Maine lawmakers are considering a bill to prohibit “unauthorized paramilitary training,” leading to concerns about 2nd Amendment rights, and difficulties for Maine firearm trainers.
“This bill is a slippery slope, a solution looking for a problem,” said Joshua Raines, vice president of Gun Owners of Maine (GOME).
The bill came as a response to a failed attempt by Neo-Nazi Chris Pohlhaus and former Democrat activist Fred Ramey to build a neo-Nazi compound in Springfield, Maine.
The bill, LD 2130, appears to target a problem that has already been resolved and has raised concerns about violating the rights of firearms instructors and gunsmiths.
LD 2130, makes it a class C. crime if anyone instructs a person in the use of a firearm or explosive, or in the construction of firearms or explosives, if the instructor knows or “reasonably should know” that training will be used in the furtherance of “civil disorder.”
Although the bill does define “civil disorder,” it does not explain what would be considered “furtherance of civil disorder.”
The bill also fails to specify how the state will determine whether an instructor “reasonably should know” if someone intends to use their instruction in service of civil disorder.
The bill also has a clause allowing the Attorney General to take civil action against anyone whom they suspect is violating the law, or anyone whom they suspect is about to violate the law.
The bill empowers the court to place a temporary “injunction” on someone to prevent the suspected crime or future crime.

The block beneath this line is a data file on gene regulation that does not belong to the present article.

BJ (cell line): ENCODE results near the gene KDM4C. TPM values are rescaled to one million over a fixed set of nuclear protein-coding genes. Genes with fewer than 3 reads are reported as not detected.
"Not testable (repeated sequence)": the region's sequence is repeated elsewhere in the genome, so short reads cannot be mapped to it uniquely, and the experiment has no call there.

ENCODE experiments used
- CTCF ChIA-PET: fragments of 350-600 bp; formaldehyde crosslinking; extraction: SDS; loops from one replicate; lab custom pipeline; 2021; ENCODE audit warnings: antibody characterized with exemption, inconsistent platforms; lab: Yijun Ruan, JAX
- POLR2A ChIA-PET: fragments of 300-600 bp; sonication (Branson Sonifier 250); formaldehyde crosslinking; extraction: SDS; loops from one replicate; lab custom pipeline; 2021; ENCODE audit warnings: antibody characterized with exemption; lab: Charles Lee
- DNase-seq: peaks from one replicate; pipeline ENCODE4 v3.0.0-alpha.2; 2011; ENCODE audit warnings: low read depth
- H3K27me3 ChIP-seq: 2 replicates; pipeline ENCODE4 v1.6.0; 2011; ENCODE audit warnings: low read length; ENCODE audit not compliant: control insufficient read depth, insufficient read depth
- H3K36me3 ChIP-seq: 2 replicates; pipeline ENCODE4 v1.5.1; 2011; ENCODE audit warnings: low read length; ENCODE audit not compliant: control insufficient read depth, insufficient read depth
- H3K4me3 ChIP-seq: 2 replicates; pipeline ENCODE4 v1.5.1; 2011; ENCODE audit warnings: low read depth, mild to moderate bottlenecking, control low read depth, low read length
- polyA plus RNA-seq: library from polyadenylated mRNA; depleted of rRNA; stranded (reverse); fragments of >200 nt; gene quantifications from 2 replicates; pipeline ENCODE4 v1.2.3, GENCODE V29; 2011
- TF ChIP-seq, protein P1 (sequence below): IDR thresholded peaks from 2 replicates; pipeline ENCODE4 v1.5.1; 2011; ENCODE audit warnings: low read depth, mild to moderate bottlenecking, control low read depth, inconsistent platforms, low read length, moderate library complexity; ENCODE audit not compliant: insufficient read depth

Ralph Perkins, a firearm instructor and owner of 207 Firearms, expressed concern to the Maine Wire over how the bill could impact his business.
“Do you interrogate someone because they want to learn about construction or they go to a welding class? Like, you don’t know the intentions of use. You know, your job as an instructor is simply to educate those that are unfamiliar with that hardware,” said Perkins.
Perkins believes that the bill is far too vague in explaining what constitutes an offense, and has the potential to threaten his livelihood.
“Is this going to affect our way of life, our ability to feed our families, or just educate the public in general,” asked Perkins.
Another firearm instructor, Paul Mattson of CWP Training, was less concerned that the bill would directly harm his business, but did see the bill as a violation of Second Amendment rights.
“Para is just somebody exercising the Second Amendment right [under] Maine Constitution Article One section 16,” said Mattson.
GOME also responded to an email from The Maine Wire, expressing similar concerns as Perkins about the vagueness of the bill’s language.
“Who is to say what constitutes intent to cause civil disobedience,” said Joshua Raines. “If you ask 10 different people what ‘intent to cause civil disobedience’ is, you’ll get 11 different answers.”
In addition to their concerns about the bill’s vagueness, GOME highlighted the power it gives the Attorney General to bring suit against anyone even suspected of a future violation of the law.
“The main concern is the amount of unbridled power this hands to the Attorney General. That specific clause could very easily lead to an abuse of power, as well as being used in a political manner,” said Raines.
Despite the concerns of gun rights activists, the bill has managed to garner two Republican co-sponsors, Assistant House Minority Leader Amy Arata (R-New Gloucester) and Rep. Amanda Collamore (R-Pittsfield).